Big Big Train: "We're proud to be defined as a prog rock band"

A press shot of big big train

In the grounds of Nottingham Castle stands the statue of an airman with an angel at his shoulder. Erected in 1921, the statue has resisted the decades of wind and rain, even if the bronze detail of biplanes on its plinth is beginning to lose its battle with the elements.

The man the statue is based on is Captain Albert Ball VC, a World War I fighter pilot from Nottingham. At a time when military men were heroes, Ball was the equivalent of a rock star. He was a hyper-efficient killing machine – during his brief 14-month career, he shot down 44 enemy planes. But he was a man of letters too, a quiet, reserved thinker who questioned the morality of war.

Like so many of his compatriots, Ball’s career was fatally cut short over the fields of northern France. He may have been shot down by an enemy plane or he may have lost control of his aircraft, no one can say for sure. He reportedly died in the arms of a young Frenchwoman, named only as Mme Lieppe‑Coulon. He was just 20.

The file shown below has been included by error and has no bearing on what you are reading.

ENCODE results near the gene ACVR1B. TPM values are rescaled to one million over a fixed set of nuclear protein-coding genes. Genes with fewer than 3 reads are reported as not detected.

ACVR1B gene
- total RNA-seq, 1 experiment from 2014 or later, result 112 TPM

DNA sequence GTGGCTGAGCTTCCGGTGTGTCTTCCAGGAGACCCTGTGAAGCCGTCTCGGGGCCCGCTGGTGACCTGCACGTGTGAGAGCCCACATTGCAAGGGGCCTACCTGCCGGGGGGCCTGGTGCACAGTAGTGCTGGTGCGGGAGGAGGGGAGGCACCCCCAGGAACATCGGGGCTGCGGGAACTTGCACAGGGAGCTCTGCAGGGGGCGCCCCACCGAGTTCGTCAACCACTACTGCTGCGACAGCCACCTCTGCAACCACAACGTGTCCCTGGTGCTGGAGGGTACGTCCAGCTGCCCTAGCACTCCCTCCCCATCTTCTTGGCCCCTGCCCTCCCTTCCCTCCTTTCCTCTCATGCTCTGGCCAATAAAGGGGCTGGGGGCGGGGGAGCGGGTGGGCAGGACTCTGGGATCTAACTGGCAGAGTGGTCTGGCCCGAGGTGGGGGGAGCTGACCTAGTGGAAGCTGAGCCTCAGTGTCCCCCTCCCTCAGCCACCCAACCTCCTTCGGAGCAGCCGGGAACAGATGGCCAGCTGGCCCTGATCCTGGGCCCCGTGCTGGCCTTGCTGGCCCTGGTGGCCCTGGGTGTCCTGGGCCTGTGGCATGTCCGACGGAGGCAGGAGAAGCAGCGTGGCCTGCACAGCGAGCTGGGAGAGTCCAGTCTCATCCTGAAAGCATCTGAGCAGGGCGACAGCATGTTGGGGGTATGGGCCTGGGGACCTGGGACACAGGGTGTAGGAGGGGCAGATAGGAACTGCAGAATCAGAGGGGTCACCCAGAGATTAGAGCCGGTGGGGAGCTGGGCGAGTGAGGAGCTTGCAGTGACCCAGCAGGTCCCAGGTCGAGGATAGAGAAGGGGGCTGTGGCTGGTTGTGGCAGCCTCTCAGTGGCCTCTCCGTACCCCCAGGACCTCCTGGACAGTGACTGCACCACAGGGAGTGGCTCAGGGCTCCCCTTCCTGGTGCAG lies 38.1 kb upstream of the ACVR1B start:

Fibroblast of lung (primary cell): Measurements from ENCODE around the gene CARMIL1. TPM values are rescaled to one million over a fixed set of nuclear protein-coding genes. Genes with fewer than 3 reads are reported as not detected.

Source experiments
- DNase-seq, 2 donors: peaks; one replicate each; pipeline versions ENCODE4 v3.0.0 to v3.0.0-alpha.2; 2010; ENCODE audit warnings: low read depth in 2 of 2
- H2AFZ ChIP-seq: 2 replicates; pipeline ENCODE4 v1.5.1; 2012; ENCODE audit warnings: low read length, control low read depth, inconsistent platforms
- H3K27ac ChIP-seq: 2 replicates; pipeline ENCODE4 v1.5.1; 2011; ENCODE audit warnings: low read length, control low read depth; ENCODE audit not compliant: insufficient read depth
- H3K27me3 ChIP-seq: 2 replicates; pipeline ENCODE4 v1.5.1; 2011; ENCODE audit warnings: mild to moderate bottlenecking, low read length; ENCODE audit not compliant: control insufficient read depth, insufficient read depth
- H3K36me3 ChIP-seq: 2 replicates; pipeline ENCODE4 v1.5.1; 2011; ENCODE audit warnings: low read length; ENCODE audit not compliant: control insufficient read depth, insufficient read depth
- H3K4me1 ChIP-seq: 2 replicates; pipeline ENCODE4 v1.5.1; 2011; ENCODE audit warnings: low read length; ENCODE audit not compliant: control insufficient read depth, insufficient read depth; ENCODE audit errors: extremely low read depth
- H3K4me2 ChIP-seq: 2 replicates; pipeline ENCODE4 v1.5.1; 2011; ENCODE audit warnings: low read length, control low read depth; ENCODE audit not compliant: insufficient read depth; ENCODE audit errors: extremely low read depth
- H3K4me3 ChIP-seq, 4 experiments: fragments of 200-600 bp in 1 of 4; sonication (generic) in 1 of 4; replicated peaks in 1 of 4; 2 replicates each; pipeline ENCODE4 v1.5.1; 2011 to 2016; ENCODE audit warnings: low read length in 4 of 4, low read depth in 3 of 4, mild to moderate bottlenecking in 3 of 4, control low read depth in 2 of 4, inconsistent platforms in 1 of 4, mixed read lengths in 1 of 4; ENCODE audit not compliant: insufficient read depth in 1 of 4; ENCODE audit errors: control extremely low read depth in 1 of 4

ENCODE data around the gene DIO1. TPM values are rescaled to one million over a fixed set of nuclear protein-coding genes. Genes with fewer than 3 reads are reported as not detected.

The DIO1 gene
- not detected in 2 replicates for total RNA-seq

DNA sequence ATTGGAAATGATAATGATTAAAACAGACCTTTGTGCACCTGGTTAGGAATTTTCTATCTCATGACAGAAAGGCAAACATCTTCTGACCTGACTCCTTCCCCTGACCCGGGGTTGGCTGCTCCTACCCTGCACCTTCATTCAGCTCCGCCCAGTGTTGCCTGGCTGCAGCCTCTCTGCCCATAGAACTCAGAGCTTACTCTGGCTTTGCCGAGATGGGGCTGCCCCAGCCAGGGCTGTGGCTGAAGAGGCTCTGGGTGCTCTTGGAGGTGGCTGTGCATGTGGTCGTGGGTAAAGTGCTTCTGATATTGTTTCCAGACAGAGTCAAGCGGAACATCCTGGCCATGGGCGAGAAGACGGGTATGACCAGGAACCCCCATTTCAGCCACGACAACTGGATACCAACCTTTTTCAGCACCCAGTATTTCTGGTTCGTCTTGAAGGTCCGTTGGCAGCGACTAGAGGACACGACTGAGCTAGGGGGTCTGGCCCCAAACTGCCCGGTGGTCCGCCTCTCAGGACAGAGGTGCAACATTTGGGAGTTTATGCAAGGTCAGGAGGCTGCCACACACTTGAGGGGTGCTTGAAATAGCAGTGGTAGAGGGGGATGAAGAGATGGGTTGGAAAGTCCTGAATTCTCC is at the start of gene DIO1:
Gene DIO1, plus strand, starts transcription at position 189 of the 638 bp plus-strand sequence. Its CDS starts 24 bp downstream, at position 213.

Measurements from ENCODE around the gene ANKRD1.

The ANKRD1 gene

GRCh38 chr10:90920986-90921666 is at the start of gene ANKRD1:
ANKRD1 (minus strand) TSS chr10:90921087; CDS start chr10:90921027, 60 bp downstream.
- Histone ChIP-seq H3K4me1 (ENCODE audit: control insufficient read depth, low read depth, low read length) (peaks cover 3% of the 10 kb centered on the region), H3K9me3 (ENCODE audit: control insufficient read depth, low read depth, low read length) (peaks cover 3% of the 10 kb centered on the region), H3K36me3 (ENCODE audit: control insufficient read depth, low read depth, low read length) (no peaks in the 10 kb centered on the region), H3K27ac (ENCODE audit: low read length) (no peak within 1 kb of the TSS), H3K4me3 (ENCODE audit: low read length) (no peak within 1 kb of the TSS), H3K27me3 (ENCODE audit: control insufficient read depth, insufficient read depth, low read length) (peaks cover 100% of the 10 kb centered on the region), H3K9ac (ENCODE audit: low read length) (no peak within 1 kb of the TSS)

Albert Ball provides the inspiration for Brave Captain, the opening track on Big Big Train’s 10th album, Grimspound. David Longdon, Big Big Train’s singer, flautist and all-round multi-instrumentalist, vividly remembers first seeing the statue when he was just seven years old.

“Albert was a local hero,” says the Nottinghamshire-born Longdon. “My father was in the RAF, and he was the one telling me about this dashing young airman standing there. You have that triangulation – him, the statue and me. The song is a 51-year-old man looking at what a seven-year-old boy is looking at. I’m older, the statue is older, but Albert is still the same. It’s about the passage of time.”

As with so much of the band’s work, both Brave Captain and Grimspound itself delve deep into Britain’s past in search of forgotten folklore and lost heroes, turning reality into myth and vice versa. The subjects that they write about are in danger of being lost in the eddies of mainstream culture, saved only by the likes of Longdon and his bandmate, Big Big Train bassist and founder Greg Spawton.